The “Spanish” flu pandemic was ferocious but short-lived. Unlike other pandemics, during which mainly children and the elderly died, this pandemic claimed men and women between 18 and 40, including many pregnant women. Many died of acute pneumonia, which was incurable at the time. The flu affected all South African communities, and some say that it also took the life of the first prime minister of the Union of South Africa, General Louis Botha. 124. Albie Venter, b 1895 (aged 23), then living in Nuwe Smitdorp, a mining village close to Pietersburg (Polokwane), summarised beliefs held at the time. “At the time people said that the Spanish flu was brought ‘by people from overseas’, but it spread among those who lived in isolated little settlements. It just came suddenly, a strange sickness, it was blown by the wind. It was a terrible time. We saw only people digging graves to bury others. It was known as the ‘three day sickness’ – if you survived three days then you would live.”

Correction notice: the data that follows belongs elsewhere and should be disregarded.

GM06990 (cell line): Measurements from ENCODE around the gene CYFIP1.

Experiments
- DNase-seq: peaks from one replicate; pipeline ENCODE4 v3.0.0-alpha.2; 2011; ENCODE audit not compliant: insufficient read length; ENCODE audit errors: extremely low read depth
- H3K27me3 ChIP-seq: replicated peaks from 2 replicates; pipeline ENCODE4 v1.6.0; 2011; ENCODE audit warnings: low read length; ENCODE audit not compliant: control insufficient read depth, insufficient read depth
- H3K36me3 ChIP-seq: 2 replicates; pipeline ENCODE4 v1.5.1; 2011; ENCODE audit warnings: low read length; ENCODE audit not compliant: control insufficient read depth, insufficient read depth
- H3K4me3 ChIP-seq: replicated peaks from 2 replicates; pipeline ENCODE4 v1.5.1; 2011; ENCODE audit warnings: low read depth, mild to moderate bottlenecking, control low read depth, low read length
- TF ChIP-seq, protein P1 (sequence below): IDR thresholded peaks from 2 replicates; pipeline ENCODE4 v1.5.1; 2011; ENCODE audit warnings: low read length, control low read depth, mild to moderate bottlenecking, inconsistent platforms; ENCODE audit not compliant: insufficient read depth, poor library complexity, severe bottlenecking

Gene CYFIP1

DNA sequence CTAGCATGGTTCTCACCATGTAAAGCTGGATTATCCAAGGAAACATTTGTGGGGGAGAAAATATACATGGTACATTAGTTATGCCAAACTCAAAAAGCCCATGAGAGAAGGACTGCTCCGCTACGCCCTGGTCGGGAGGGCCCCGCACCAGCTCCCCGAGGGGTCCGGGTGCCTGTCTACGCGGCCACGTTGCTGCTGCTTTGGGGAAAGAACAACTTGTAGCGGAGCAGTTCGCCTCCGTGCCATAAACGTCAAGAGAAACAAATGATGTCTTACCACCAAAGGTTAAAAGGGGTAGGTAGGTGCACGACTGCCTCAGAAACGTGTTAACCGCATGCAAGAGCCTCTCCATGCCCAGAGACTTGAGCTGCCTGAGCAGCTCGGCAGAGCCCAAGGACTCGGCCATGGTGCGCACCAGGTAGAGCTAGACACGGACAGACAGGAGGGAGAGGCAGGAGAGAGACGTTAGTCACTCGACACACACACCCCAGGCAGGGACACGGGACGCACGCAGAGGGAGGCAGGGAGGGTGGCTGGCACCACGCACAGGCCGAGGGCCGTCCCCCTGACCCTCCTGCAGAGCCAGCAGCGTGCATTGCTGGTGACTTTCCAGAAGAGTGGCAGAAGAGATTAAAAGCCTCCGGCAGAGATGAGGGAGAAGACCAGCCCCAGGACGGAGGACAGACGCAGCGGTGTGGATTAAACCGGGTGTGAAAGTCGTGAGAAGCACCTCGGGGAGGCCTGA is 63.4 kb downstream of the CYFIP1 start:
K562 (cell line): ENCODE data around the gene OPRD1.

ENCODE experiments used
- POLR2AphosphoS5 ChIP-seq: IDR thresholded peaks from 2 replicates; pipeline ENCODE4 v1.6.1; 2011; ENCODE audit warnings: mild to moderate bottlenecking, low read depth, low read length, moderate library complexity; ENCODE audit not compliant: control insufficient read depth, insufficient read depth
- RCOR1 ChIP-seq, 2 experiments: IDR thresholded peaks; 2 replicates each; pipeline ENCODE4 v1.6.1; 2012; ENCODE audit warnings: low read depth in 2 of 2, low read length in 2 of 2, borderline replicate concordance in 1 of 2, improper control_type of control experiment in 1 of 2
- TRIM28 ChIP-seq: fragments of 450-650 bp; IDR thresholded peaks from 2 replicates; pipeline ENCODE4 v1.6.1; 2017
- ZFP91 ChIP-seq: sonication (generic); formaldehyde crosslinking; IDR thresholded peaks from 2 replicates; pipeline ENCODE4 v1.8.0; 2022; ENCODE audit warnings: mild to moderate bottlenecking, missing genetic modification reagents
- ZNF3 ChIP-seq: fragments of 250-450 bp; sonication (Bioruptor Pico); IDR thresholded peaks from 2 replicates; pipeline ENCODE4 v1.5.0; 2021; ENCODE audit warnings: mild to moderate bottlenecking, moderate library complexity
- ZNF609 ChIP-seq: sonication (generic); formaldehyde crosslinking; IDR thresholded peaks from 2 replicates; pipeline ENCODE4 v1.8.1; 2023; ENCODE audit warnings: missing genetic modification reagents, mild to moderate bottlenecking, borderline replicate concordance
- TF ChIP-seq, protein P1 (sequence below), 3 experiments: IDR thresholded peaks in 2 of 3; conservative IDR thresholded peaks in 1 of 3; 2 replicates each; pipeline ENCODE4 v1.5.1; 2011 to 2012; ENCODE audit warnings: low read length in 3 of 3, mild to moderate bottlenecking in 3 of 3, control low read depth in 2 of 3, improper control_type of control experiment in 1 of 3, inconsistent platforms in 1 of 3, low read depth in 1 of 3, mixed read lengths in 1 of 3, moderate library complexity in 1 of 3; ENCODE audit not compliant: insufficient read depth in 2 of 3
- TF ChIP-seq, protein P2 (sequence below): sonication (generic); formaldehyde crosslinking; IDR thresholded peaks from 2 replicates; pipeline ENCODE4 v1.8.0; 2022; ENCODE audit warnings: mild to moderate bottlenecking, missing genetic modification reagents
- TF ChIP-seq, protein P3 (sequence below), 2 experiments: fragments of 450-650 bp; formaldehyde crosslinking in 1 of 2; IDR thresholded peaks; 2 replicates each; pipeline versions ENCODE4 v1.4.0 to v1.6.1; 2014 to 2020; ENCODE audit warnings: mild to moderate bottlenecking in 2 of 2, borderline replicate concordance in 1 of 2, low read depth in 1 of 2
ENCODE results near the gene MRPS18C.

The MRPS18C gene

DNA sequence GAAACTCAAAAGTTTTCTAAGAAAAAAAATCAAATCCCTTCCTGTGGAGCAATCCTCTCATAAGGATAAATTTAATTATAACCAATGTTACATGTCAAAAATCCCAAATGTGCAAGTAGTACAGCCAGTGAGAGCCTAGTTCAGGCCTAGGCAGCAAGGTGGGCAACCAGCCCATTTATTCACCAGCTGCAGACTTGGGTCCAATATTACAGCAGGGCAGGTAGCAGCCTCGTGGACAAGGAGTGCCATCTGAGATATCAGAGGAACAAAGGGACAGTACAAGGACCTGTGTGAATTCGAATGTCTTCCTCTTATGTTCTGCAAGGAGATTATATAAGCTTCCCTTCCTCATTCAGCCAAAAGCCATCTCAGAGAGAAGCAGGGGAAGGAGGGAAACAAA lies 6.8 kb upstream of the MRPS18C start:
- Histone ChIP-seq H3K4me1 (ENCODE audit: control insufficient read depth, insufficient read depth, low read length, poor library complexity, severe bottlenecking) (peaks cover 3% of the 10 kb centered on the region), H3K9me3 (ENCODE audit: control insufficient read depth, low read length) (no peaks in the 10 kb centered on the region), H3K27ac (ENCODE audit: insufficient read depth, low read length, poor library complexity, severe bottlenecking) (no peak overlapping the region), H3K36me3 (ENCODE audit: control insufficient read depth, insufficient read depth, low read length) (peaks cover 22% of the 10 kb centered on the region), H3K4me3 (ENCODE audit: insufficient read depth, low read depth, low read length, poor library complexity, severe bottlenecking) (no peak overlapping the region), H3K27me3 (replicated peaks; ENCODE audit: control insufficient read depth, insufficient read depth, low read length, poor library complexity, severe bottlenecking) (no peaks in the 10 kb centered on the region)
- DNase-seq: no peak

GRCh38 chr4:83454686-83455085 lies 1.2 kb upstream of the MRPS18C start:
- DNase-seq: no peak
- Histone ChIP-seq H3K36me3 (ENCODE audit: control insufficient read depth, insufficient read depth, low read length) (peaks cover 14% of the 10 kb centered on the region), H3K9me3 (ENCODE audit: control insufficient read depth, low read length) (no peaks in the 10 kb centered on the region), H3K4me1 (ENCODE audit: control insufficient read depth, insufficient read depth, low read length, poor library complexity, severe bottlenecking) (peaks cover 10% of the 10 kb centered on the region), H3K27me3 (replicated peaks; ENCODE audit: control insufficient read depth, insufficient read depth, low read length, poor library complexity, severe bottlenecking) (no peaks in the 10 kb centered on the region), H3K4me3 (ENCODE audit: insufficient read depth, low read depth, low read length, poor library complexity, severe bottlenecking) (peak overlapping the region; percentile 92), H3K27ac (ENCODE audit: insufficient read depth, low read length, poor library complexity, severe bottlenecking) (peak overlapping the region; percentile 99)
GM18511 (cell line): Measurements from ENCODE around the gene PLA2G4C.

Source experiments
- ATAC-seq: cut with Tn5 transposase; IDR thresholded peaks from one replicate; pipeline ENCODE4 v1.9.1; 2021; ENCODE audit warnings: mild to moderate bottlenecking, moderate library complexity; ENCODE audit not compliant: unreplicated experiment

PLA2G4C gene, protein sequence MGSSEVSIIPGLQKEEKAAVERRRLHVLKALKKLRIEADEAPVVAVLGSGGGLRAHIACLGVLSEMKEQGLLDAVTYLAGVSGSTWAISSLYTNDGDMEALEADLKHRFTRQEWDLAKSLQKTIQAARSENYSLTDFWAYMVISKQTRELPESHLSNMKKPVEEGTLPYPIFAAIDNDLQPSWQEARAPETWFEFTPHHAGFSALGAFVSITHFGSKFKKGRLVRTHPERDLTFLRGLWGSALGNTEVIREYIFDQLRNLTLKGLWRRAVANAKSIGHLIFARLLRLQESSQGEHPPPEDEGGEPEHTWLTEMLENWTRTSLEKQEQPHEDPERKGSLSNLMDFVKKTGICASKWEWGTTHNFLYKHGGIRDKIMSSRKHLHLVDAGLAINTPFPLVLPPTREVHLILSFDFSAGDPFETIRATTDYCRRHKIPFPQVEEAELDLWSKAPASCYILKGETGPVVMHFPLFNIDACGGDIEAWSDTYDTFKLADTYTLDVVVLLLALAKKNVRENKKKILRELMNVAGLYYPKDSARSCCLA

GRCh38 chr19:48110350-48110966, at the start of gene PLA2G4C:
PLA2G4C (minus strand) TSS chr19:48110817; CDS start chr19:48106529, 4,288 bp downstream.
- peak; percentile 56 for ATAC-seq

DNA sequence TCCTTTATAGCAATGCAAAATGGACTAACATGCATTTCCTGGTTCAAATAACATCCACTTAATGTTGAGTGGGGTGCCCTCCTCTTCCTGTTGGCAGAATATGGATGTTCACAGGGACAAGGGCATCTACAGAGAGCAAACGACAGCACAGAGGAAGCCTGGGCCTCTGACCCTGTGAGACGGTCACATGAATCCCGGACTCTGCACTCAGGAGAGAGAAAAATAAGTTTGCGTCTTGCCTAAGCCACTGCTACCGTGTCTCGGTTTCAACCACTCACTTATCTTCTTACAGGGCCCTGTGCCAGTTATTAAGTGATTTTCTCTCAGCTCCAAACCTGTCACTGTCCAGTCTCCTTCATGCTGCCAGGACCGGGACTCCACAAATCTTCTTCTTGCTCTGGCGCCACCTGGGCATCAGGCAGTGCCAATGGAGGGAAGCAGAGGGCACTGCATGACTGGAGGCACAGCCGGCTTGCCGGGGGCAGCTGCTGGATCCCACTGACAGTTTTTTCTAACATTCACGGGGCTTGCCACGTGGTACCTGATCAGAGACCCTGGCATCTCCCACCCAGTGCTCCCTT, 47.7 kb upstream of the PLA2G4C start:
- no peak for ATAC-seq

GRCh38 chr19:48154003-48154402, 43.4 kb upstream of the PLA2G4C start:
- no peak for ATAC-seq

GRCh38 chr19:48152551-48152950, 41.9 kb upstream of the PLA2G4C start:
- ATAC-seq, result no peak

In Cape Town, 11. Christina Davids, b 1899 (aged 19), recollected falling ill: “… I remember working on Saturday morning. Together with many others, I went home feeling ill. There were severe headaches, lameness of the legs and back and severe coughing. The illness raged on for four days, then subsided, after which I felt weak and dizzy ….” Also in Cape Town, 4. Margaret Lister, b 1886 (aged 32), recalled, “… I began to feel awfully ill … and by the afternoon I was shaking … I couldn’t stay up. And then I went off to bed, very cold and very hot … And the next day it was far worse ….” 118. Popema Mhlungu, b 1872 (aged 32), living in Natal, said, “If you get that influenza, you get sick two days now, the third one, finished. Many people died … everyone who was sick just died, so quick, plenty people …. My sisters all died during that time.”